I just had my first hot shower in three months. A little while later, I flushed the toilet, without having to dump water into the bowl with a bucket. I hadn’t done that for one month. Then I made a meal for my kids using bread that we didn’t have to bake ourselves and eggs that weren’t even close to rotten. That was another “first time in three months” deal.
No doubt about it, we’re living the high life.
Three months ago, when we moved back into our bush location, we discovered that our hot water heater had broken in our absence, and that there wouldn’t be another one available to replace it with until this fall (maybe). The same thing turned out to be true regarding our shower unit (which is currently being replaced by a length of garden hose).
Then our region entered into its “dry season,” which lasts anywhere from 2-4 months. I don’t remember the exact date that dry season started, but I do remember the day. It was immediately following the day that we emptied, moved, and then refilled the boys’ two water beds. After that day, we didn’t get any rain for 4 weeks. Which is significant when your water is supplied via collected rainwater.
If you’ve ever been in a water rationing situation, then you know that toilet water is one of the first aspects of indoor plumbing that hits the chopping block. This is often done by degrees. First, you follow the age-old adage, “If it’s yellow, let it mellow. If it’s brown, flush it down.”
If the shortage persists, this law is amended to declare that any flushing be accomplished using only recycled wash water, or water you have pulled up from a hole you dug in your garden, down the hill from your house.
The bread and egg thing is just a typical bush-living reality.
We’re out of the bush right now though, living high-on-the-hog on one of our mission centers. And now that we’re basking in our relative lap of luxury, it has got me thinking about the general concept of sacrifices.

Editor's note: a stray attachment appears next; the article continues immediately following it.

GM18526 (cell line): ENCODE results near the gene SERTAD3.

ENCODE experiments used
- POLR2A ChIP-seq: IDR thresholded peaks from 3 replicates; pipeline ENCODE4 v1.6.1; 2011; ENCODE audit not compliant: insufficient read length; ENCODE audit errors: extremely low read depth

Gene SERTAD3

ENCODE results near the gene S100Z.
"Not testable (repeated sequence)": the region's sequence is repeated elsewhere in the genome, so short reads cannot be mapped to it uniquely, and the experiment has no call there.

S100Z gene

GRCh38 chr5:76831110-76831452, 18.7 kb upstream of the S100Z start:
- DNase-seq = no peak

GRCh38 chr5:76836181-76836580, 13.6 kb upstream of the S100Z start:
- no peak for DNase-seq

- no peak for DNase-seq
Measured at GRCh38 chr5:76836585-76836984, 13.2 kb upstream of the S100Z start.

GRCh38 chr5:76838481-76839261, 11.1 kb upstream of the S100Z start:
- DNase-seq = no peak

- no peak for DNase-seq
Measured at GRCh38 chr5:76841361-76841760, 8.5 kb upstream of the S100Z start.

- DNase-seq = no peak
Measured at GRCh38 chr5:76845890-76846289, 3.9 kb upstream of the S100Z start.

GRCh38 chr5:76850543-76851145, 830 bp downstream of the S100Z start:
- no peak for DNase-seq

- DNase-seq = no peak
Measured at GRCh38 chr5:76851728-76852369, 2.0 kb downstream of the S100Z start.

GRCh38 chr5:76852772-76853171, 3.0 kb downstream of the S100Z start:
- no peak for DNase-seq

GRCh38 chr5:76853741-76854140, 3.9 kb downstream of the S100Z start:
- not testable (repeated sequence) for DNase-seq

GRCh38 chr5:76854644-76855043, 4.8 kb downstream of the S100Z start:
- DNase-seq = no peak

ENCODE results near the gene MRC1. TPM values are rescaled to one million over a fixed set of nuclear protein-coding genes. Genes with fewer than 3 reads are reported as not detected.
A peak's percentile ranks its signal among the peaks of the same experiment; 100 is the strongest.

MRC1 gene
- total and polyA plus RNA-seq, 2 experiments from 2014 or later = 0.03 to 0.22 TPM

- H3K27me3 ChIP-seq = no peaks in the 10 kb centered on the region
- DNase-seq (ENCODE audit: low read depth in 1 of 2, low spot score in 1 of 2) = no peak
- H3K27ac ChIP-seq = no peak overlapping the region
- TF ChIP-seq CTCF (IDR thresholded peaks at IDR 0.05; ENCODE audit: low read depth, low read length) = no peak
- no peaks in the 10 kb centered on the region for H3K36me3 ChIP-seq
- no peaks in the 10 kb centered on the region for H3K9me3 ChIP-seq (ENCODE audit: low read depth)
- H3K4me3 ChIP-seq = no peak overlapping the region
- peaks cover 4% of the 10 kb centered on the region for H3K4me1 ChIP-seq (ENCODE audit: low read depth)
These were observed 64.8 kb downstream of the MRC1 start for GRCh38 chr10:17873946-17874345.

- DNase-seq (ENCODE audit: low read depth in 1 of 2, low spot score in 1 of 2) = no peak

Normally, I think we limit the idea of sacrifices to when we, personally, are NOT able to have or experience something nice that we otherwise might be able to. Or, to put it differently, when WE get the short end of the stick for the sake of some “greater good,” we call that a sacrifice.
My family is regularly affirmed in this perspective by others. We get told all the time about how much we’re sacrificing to live in our rustic jungle setting. Friends tell us. Supporters tell us. Even town-dwelling PNG nationals tell us about how much we are sacrificing to live off-the-grid, in the bush, cut off from modern conveniences.
And they’re right. We DO make a lot of sacrifices to live where we live and do what we do.
What I started thinking about though, partially due to one of the chapters of a great book* I read last year, was that we don’t just make sacrifices when we choose to do something inconvenient or uncomfortable. Almost every decision we make is a sacrifice. And I’m not just talking about my family. This is true of everyone.
One of the dictionary definitions of sacrifice is “to surrender or give up, or permit injury or disadvantage to, for the sake of something else.” To surrender or give up…for the sake of something else.
Think about that for a minute.
When you go out to a restaurant and order an entre, you are sacrificing your ability to enjoy any of the other food on the menu (unless you are a total pig). When you relax in your easy chair, you are sacrificing time you could have spent exercising. When you watch Netflix, you are sacrificing time you could have spent reading.
In choosing to partake of one option, you are giving up your ability to partake in your other options. You are making a sacrifice.